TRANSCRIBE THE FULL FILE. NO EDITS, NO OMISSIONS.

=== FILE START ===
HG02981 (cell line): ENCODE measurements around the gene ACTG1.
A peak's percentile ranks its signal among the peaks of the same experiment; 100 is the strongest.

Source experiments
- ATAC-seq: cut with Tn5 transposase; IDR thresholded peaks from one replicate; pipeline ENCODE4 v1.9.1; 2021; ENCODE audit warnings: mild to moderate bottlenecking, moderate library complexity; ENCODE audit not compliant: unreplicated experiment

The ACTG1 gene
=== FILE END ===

HG02981 (cell line): ENCODE measurements around the gene ACTG1.
A peak's percentile ranks its signal among the peaks of the same experiment; 100 is the strongest.

Source experiments
- ATAC-seq: cut with Tn5 transposase; IDR thresholded peaks from one replicate; pipeline ENCODE4 v1.9.1; 2021; ENCODE audit warnings: mild to moderate bottlenecking, moderate library complexity; ENCODE audit not compliant: unreplicated experiment

The ACTG1 gene